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To Kill A Mockingbird Jury Analysis

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In this trial the jury is an all-white jury, with people not from the town of Maycomb but “all come from the woods” (Lee 252). Furthermore, no one represents a minority on the jury. As the recipient encounters, foremost women are not allowed to be on a jury and “Maycomb citizen are not interested (…) and they are afraid” (Lee 253). They make their living with sales and services which are dependent on the people of Maycomb. If they opinion and vote on a jury, would be disliked by others they could face a pecuniary injury, so Judge Taylor excuses them. By rights the jury’s vote is supposed to be a secret, but “serving on a jury forces a man to make up his mind and declare himself (Lee 253). Consequently, their opinion will be become public anyway, especially…show more content…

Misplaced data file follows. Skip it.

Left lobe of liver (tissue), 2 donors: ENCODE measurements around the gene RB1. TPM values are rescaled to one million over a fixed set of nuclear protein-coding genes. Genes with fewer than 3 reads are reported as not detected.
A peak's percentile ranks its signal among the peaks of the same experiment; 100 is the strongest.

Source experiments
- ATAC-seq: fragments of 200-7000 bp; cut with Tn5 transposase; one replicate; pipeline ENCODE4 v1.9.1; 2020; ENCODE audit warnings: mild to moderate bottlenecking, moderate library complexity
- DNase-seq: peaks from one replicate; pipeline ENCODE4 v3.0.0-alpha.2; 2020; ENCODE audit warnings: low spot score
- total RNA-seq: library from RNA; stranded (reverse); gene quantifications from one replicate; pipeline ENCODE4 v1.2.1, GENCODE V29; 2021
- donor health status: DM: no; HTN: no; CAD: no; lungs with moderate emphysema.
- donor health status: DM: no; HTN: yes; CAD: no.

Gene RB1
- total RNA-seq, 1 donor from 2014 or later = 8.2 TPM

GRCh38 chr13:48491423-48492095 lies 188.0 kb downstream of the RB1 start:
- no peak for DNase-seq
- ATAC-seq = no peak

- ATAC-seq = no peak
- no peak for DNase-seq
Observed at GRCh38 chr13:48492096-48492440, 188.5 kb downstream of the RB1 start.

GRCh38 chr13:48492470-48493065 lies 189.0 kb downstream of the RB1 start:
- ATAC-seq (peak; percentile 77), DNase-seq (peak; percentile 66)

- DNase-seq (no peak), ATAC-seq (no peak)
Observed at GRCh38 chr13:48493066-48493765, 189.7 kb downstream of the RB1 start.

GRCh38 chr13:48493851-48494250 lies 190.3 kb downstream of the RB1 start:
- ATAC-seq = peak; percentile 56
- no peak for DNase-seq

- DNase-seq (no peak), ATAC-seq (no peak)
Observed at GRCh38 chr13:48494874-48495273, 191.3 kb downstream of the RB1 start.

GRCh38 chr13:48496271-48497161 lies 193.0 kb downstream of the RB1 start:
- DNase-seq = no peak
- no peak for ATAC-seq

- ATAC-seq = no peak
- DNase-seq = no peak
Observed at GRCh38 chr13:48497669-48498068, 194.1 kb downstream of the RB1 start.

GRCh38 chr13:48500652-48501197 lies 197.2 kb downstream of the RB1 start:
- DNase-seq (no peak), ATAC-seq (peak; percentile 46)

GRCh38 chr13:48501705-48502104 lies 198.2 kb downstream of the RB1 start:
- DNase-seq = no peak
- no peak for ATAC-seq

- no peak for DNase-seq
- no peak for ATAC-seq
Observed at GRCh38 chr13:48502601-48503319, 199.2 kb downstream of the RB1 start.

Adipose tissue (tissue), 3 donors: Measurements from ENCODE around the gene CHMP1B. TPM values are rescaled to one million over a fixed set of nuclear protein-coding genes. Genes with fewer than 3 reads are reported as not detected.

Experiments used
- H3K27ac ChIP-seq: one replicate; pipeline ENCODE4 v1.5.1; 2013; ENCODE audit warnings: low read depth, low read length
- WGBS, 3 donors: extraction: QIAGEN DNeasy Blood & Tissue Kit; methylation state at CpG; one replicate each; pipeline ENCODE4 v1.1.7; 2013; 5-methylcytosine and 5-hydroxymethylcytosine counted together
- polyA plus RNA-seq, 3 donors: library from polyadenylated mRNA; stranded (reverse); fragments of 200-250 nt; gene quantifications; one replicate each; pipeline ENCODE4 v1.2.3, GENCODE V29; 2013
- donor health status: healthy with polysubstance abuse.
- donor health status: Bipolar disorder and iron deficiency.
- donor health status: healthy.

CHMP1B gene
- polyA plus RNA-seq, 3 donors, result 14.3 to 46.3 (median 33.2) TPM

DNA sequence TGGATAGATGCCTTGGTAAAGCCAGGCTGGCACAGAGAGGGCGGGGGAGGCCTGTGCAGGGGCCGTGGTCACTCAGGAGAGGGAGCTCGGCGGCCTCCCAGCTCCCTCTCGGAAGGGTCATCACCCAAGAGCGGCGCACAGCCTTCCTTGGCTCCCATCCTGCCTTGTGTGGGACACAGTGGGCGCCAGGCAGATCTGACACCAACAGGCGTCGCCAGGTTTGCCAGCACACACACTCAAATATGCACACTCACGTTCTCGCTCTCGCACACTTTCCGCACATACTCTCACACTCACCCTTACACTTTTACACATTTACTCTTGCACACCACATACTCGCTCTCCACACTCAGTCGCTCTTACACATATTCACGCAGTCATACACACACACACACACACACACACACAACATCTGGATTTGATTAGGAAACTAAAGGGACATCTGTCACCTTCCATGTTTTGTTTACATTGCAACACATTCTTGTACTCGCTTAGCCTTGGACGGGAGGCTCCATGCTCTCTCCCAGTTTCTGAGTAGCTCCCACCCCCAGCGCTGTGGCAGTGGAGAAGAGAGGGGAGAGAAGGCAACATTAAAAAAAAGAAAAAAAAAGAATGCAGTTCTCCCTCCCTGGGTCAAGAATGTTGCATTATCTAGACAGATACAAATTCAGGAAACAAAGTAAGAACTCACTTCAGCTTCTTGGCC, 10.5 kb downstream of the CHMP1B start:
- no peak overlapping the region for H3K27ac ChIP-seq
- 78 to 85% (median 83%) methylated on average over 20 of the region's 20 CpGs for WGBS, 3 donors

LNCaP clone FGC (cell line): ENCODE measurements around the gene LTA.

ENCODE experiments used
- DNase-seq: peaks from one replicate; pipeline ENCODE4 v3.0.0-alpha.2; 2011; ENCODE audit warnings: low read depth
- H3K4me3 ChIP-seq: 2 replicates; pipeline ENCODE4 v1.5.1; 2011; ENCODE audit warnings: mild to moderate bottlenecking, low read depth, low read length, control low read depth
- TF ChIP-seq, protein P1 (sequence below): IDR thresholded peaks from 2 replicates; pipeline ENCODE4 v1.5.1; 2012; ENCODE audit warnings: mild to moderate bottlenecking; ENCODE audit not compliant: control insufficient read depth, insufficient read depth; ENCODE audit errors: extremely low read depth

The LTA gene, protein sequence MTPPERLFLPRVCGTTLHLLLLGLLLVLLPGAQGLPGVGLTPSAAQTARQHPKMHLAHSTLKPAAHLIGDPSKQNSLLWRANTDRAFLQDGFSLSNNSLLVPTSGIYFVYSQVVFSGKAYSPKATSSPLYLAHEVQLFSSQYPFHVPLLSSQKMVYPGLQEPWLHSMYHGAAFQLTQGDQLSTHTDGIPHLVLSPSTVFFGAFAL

Concerning the second charge, Gilmore as a prosecutor is elected by the public, and following the prior analysis of Alabama in the 1930s, without being part of the racialist society there was no other way for him to be elected. For his defends he reflects “the bigotry and racism of his time and place” (Vestil 4) , therefore integrates himself into the racially segregates society. The last state representative in To Kill a Mockingbird is Sheriff Heck Tate, who should enforce the law including separate but equal. However, when Bob Ewell comes to him and reports that his daughter had been raped, Tate comes with him and immediately arrests Tom Robinson. When in the end of the book, Bob Ewell is dead, Sheriff Tate’s does not start an investigation, but says that Bob Ewell fell on a knife. In the first case, due to racial bias Heck Tate apparently feels like he must enforce law, as long as Tom Robinson receives a trial, justice is done. But for the white, Boo Radley who defended Atticus children, Tate does not start an investigation, but rather argues that justice has been done because “there is a Black boy dead for no reason, and the man responsible for it is death. Let the dead
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